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Debate over joint opposition EP platform proposal

January 10th, 2019

A pro-government commentator accuses those opposition parties which are pondering running jointly at the EP election of ‘of serving ‘foreign interests’. A left-wing pundit welcomes the proposal, claiming that the Left needs to cooperate with Jobbik to defeat Fidesz and restore democracy. A liberal columnist finds the opposition cooperation counterproductive.

Magyar Hírlap’s Ervin Nagy finds it peculiar that some opposition parties are seriously considering running together at the EP election (see BudaPost January 9). The pro-government pundit suspects that the cooperation of left-wing parties, the Jobbik party and NGOs ‘financed by George Soros’ serves ‘foreign interests’. Nagy believes that the opposition actors have no credible political program and are motivated by their hatred of the government. Nagy claims that the opposition are willing to violate basic democratic norms to gain power. Nonetheless, Nagy is confident that they will fail to mobilize support. As for the broader implications, Nagy finds it sad that the Hungarian political landscape is becoming increasingly polarized. As in Western Europe and North America, the political palette is becoming dominated by two opposing groups, replacing the more diverse scene present in Hungary since 1990. While a de facto 2-party bloc arrangement does not undermine democracy, in Hungary it is not clear what political values the opposing camps stand for, Nagy concludes.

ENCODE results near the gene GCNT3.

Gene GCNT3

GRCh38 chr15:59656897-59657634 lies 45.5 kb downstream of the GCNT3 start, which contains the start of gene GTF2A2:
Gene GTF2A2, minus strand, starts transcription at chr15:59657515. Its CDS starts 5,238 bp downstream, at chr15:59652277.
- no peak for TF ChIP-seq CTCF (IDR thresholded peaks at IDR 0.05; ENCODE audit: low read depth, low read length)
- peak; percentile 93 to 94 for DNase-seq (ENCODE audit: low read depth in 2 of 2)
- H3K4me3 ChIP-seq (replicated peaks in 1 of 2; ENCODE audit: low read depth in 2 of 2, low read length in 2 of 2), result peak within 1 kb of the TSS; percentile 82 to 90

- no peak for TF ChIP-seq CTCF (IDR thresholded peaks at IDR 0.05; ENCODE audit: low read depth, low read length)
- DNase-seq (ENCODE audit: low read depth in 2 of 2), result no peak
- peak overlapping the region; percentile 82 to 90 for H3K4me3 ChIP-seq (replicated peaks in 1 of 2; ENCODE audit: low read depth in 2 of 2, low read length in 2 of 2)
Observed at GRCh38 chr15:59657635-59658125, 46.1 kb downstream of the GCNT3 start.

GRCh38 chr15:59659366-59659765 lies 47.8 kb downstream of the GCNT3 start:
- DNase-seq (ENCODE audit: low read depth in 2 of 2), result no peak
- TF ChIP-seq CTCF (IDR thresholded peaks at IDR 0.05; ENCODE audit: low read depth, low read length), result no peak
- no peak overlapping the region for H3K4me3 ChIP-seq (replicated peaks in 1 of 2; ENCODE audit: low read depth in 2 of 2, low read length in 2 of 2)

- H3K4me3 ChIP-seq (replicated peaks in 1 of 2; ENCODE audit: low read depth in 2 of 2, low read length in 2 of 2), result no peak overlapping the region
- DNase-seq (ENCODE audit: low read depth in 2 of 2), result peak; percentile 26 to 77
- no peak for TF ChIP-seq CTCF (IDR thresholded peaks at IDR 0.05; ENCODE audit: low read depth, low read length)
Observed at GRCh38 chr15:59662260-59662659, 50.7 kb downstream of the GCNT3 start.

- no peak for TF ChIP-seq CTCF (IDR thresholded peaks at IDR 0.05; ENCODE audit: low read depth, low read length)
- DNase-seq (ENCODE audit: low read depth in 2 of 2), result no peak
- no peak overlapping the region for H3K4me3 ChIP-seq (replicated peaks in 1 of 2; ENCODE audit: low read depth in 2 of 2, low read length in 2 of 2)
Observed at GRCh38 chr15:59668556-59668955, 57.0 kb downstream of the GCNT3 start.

Népszava’s Róbert Friss welcomes what he calls the pragmatic cooperation of the opposition. The left-wing columnist contends that only a joint opposition can defeat the government. Friss hopes that the current all-embracing opposition cooperation will be sustained until the next Parliamentary election. Once the opposition defeat Fidesz, the Left can also challenge Jobbik, Friss writes.

On 444.hu, László Szily cautions against a joint opposition platform. The liberal commentator believes that a joint party list at the EP election would secure only marginal benefits for the opposition. Szily acknowledges that defeating Fidesz in the EP election would be an important symbolic victory for the joint opposition. He finds it unlikely, however, that such a broad opposition coalition could be kept together until the 2022 legislative election. Szily also suspects that the cooperation of the opposition could help Fidesz to mobilize its base.


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